Yiying: I’m doing NFT, but I wouldn’t necessarily call myself a crypto artist per se because people know who I am and I am relatively public. People know my real name and there’s also obviously, a lot of trust you have to establish with your community. And that’s also something I’m very excited about, is that when you are creating something from the identity, who you are, and the community knows you and vice versa, you wanted to create something that people could treasure. And unfortunately, a lot of the scams are coming from there is this trust that was being established. People wanted to purchase their art piece from this particular NFT project.

Yiying: And yet later on, there was disappointment because the crypto artist or the project failed because it’s a scam, because the foundation was shaky. There was no mutual transparency over there. And so that’s something that I think that there’s going to be a lot more experiment and there’s also going to be a lot more trial and fail, trying and … how would I put this? Sorry, I’m going off the topic, but that’s what I’m trying to say.

Vitaly: That’s okay, that’s okay.

Yiying: That’s what I’m trying to say. I think that give yourself an opportunity. If there is a new piece of technology that existing, sure there will be a lot of pros and cons, but really try it yourself and you might create something completely new. That would be my message.

Vitaly: Right. Well, at this point, I just really have to ask that one question that probably is somewhere out there in the dark corners of the web, because now that I look at all the work that you’re doing, not to mention of course, your studio, not to mention of course, all the incredible nonprofit work that you’re doing as well from Asian Art Museum and Women Talk Design, the Kids & Art Foundation, San Francisco Zoo, and so many others. And you’re also a San Francisco arts commissioner. I mean, how does it all work? Where do you even find time for all of this? Do you even sleep at night? How does it work, Yiying? Tell us, what is the secret to your productivity?

Yiying: Thankfully, I think I have been always doing the things I love. So, I’ve been always doing the work I enjoy, with the people that really have been supportive and with the community, like Smashing community and yourself, the people that I really have so much gratitude and also had so much fun working with. It’s always helpful when you work with people that you enjoy working with and also learning from them. I’ve learned so much from the Smashing community, the speakers, yourself, and also the community. I always enjoyed meeting all the Smashing attendees offline, and really appreciate the time that we spend in different parts of the world, whether it’s Toronto, Vyborg, here in San Francisco, New York. And yeah, I can’t wait to meet more folks now that COVID-19 is calming down a little bit, travel reopened. To me, it’s something to look forward to.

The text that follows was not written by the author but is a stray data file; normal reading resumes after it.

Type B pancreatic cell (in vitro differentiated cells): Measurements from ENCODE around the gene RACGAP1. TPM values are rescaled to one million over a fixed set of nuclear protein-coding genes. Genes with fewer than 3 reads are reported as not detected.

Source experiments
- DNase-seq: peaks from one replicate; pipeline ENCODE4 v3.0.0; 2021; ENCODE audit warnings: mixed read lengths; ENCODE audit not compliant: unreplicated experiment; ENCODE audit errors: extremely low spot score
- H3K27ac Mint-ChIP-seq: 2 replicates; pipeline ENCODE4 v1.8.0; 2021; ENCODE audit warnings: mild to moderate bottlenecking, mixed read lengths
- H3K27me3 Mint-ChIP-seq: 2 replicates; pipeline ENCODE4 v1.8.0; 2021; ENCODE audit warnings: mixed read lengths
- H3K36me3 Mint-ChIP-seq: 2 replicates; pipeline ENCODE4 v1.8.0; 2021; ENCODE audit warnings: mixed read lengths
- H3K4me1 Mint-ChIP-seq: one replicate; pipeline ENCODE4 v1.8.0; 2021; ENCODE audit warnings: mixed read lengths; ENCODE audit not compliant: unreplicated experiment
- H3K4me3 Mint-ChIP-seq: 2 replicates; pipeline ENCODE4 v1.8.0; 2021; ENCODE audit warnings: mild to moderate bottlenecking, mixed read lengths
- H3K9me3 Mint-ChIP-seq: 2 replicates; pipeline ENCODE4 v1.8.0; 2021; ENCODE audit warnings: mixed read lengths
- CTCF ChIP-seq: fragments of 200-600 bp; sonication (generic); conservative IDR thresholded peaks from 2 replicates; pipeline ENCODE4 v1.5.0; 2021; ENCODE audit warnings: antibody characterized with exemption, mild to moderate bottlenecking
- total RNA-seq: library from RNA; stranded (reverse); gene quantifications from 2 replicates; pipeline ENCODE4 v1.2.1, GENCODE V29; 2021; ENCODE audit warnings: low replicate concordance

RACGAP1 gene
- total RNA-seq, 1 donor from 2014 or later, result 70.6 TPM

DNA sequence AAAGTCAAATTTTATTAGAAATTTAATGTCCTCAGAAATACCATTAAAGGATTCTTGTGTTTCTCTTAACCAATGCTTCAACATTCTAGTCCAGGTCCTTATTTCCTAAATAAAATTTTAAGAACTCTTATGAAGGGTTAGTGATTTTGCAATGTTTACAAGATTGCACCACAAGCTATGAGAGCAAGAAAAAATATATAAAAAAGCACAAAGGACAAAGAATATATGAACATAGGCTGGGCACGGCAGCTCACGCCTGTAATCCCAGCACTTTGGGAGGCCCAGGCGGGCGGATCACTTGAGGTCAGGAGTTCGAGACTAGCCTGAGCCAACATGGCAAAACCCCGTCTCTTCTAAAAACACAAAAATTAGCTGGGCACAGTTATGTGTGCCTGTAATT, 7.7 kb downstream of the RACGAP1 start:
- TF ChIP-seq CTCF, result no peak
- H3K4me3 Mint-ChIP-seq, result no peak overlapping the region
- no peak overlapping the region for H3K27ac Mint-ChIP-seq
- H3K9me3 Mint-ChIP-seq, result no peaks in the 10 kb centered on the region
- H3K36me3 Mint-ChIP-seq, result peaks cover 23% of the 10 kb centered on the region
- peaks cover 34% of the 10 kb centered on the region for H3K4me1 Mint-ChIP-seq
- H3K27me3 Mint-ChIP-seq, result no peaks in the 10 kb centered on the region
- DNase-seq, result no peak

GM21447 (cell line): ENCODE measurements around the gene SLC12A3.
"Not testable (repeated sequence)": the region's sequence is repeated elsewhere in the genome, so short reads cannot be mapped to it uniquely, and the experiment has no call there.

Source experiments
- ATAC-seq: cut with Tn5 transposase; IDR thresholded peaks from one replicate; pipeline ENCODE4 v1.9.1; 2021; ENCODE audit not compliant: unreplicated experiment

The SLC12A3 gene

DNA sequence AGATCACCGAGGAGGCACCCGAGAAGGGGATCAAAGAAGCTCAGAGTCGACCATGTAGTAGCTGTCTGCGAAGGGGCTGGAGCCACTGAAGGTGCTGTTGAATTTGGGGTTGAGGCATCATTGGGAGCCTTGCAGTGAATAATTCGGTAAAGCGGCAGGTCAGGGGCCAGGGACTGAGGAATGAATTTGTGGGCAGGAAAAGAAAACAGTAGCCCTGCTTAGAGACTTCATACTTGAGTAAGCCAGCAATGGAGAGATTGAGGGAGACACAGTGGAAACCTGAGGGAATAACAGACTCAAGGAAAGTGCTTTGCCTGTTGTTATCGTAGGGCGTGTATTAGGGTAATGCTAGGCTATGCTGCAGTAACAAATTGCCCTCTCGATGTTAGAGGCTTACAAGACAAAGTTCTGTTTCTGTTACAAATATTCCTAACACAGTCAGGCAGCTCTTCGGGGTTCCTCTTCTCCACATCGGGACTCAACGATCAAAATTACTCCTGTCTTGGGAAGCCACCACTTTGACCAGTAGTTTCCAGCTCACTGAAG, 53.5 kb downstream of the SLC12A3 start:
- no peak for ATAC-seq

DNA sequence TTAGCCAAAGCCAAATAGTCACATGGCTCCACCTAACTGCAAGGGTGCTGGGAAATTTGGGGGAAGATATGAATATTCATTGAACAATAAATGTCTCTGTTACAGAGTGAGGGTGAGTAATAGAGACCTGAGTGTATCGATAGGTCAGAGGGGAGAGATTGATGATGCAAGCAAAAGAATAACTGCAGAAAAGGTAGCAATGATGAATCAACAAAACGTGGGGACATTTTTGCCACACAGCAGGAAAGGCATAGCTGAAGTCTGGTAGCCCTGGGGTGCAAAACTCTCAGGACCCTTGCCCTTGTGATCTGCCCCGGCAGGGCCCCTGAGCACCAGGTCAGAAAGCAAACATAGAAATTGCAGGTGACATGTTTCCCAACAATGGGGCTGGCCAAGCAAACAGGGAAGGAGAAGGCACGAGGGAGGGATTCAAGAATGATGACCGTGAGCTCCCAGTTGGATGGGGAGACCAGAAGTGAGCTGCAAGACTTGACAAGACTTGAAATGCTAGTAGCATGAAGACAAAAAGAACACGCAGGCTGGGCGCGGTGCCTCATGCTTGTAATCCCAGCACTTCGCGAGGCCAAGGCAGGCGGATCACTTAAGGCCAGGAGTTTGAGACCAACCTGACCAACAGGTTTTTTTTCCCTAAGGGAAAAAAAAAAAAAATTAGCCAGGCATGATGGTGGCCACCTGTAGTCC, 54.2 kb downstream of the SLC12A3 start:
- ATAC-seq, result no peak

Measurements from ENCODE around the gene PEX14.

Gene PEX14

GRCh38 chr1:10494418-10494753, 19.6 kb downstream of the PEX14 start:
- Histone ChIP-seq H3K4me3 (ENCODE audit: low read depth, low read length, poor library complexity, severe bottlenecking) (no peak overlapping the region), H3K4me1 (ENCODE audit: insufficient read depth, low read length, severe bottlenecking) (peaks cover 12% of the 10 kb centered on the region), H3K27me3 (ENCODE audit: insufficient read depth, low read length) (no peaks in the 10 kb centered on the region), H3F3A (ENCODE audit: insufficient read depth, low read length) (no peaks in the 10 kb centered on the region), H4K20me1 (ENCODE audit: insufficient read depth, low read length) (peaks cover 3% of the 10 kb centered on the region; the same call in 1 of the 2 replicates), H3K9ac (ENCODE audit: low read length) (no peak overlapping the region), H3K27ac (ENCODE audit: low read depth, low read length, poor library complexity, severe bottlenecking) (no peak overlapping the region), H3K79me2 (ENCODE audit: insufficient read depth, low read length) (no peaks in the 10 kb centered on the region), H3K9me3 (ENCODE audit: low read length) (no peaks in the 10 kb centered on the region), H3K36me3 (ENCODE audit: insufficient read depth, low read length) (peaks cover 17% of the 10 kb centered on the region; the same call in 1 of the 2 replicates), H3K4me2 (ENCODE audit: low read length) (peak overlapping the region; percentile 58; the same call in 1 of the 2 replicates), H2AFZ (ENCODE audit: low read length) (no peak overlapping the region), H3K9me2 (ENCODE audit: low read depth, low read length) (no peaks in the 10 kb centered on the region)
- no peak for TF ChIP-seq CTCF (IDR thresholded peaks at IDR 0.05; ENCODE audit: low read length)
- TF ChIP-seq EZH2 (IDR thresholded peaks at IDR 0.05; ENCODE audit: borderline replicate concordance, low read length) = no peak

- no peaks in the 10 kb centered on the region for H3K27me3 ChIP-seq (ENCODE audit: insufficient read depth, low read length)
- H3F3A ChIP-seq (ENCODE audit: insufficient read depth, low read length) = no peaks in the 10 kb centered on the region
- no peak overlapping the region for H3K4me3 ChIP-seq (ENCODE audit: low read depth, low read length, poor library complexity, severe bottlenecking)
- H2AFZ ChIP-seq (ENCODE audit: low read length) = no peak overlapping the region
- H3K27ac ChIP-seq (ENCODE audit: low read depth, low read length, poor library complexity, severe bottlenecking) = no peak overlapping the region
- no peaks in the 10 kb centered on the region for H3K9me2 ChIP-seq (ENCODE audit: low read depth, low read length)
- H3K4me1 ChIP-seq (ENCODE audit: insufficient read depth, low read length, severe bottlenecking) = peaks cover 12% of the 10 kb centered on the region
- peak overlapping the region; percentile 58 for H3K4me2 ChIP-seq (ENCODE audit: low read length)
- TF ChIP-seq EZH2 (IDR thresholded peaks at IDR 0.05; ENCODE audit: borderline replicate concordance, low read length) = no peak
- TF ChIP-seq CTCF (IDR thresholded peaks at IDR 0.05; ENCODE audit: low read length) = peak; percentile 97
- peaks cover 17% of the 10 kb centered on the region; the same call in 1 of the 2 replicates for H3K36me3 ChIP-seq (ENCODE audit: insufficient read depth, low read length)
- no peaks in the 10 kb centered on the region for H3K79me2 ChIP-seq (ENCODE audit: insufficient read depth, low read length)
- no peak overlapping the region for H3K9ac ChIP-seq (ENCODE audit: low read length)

Yiying: I always, doing something that potentially could look forward to. Going back to your question about being a San Francisco arts commissioner. I am very thankful the mayor of San Francisco, London Breed, appointed me to be the arts commissioner and together with 14 other arts commissioners, we work with the City of San Francisco and it’s actually a very wonderful community that works to serve the larger community. In this case, we work with the artists in the Bay Area for RTC in the San Francisco International Airport, SFO. Whether it’s the murals outside of the zoo, or the park that’s within the San Francisco Chinatown, it’s a very big honor to be able to help the community offline. Because I am very passionate about the online community, but I think that we live in that three-dimensional world, in a physical world. And so a lot of times, I do think that being able to also contribute to people’s wellbeing and happiness in the physical world is something that I’m just very happy to be part of.

Vitaly: Right. Also, you just mentioned COVID, of course. I’m wondering at this point for all of us, I think, and for everybody who I’ve been interviewing and for myself as well, COVID had a tremendous impact on the life habits, the views on things, relationships, and so many other things. What was it for you? Did you learn something? Did you something about yourself, about art, about anything else? Did it motivate you to do something? How did it change your life?

Yiying: Thank you for the question. Yeah, I would say the entire pandemic has been very challenging and yet I see it as a opportunity to connect with myself, but also connecting with my community. Because during COVID-19, especially 2020 and 2021, I was in San Francisco and I have not still, until now, I haven’t seen my parents for almost four years. My parents are still in Sydney, Australia and my family, my relatives, at the time my grandmother, is in Shanghai. So, I haven’t seen my immediate family for at least more than three years, three and a half years.

Yiying: And so, I think that it’s a very isolated situation and the only way that kept me going and also kept me stay at float is creativity and community, really, truly. I was very fortunate to be able to get a lot of support from different sources. One of them was Adobe. Adobe had Adobe Creative Funds, so I was very fortunate to receive it. I created this project, which you can see on the back. I was very passionate about biological conservation for the endangered species, but I was also very interested in creating something for children.